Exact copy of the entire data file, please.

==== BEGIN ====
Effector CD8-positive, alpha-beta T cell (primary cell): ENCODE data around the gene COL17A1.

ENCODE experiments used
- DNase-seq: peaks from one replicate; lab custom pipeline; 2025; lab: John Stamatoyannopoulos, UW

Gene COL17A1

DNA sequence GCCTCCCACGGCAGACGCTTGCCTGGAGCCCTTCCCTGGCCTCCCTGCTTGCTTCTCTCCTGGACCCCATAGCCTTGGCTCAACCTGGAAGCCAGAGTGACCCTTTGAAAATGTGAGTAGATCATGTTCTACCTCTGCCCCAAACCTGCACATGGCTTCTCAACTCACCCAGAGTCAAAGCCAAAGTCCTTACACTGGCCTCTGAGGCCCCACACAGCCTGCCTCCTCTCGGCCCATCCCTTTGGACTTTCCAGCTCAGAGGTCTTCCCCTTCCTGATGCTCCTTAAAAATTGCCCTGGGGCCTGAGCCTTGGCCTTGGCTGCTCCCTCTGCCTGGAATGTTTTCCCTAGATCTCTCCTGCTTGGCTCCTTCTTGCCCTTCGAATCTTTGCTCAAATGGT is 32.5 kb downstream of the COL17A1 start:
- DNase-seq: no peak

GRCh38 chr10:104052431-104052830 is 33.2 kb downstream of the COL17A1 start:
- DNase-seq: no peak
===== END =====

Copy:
Effector CD8-positive, alpha-beta T cell (primary cell): ENCODE data around the gene COL17A1.

ENCODE experiments used
- DNase-seq: peaks from one replicate; lab custom pipeline; 2025; lab: John Stamatoyannopoulos, UW

Gene COL17A1

DNA sequence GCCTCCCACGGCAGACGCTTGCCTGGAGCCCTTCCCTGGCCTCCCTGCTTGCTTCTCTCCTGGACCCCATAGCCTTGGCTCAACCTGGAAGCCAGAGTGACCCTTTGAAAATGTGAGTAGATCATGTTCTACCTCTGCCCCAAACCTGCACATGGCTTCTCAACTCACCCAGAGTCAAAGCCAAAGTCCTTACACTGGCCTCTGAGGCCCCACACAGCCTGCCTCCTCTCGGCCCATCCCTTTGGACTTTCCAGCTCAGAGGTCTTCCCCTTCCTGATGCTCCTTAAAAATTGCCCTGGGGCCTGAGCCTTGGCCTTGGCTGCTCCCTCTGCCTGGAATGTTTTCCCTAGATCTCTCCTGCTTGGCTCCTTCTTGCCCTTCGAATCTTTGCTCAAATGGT is 32.5 kb downstream of the COL17A1 start:
- DNase-seq: no peak

GRCh38 chr10:104052431-104052830 is 33.2 kb downstream of the COL17A1 start:
- DNase-seq: no peak